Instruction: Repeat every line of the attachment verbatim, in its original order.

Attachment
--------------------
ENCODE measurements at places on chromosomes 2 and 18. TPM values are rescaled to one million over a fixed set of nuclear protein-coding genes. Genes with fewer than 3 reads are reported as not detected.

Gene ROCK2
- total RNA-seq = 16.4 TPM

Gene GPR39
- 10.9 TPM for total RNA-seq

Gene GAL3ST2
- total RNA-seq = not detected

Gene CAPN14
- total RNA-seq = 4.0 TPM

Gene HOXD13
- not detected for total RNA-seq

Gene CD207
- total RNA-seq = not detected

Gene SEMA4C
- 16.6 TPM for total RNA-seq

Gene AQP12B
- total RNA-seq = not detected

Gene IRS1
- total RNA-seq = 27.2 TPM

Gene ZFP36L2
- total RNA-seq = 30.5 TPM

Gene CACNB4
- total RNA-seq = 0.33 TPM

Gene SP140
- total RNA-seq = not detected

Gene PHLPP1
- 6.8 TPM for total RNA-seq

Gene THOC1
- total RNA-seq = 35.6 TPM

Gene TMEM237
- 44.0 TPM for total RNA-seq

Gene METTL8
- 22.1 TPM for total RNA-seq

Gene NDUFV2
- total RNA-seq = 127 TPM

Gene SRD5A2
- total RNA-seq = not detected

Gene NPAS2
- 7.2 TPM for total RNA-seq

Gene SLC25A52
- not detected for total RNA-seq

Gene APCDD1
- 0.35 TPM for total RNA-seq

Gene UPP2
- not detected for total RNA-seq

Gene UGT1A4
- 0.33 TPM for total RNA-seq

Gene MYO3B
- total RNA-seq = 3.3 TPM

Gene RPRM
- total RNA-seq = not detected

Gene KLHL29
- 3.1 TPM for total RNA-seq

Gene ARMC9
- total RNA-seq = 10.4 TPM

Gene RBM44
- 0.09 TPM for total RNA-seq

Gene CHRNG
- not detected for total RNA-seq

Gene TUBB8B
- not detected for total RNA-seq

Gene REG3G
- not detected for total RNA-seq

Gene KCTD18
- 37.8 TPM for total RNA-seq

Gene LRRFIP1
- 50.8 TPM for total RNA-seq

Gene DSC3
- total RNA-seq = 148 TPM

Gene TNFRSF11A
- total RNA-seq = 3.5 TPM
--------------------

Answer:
ENCODE measurements at places on chromosomes 2 and 18. TPM values are rescaled to one million over a fixed set of nuclear protein-coding genes. Genes with fewer than 3 reads are reported as not detected.

Gene ROCK2
- total RNA-seq = 16.4 TPM

Gene GPR39
- 10.9 TPM for total RNA-seq

Gene GAL3ST2
- total RNA-seq = not detected

Gene CAPN14
- total RNA-seq = 4.0 TPM

Gene HOXD13
- not detected for total RNA-seq

Gene CD207
- total RNA-seq = not detected

Gene SEMA4C
- 16.6 TPM for total RNA-seq

Gene AQP12B
- total RNA-seq = not detected

Gene IRS1
- total RNA-seq = 27.2 TPM

Gene ZFP36L2
- total RNA-seq = 30.5 TPM

Gene CACNB4
- total RNA-seq = 0.33 TPM

Gene SP140
- total RNA-seq = not detected

Gene PHLPP1
- 6.8 TPM for total RNA-seq

Gene THOC1
- total RNA-seq = 35.6 TPM

Gene TMEM237
- 44.0 TPM for total RNA-seq

Gene METTL8
- 22.1 TPM for total RNA-seq

Gene NDUFV2
- total RNA-seq = 127 TPM

Gene SRD5A2
- total RNA-seq = not detected

Gene NPAS2
- 7.2 TPM for total RNA-seq

Gene SLC25A52
- not detected for total RNA-seq

Gene APCDD1
- 0.35 TPM for total RNA-seq

Gene UPP2
- not detected for total RNA-seq

Gene UGT1A4
- 0.33 TPM for total RNA-seq

Gene MYO3B
- total RNA-seq = 3.3 TPM

Gene RPRM
- total RNA-seq = not detected

Gene KLHL29
- 3.1 TPM for total RNA-seq

Gene ARMC9
- total RNA-seq = 10.4 TPM

Gene RBM44
- 0.09 TPM for total RNA-seq

Gene CHRNG
- not detected for total RNA-seq

Gene TUBB8B
- not detected for total RNA-seq

Gene REG3G
- not detected for total RNA-seq

Gene KCTD18
- 37.8 TPM for total RNA-seq

Gene LRRFIP1
- 50.8 TPM for total RNA-seq

Gene DSC3
- total RNA-seq = 148 TPM

Gene TNFRSF11A
- total RNA-seq = 3.5 TPM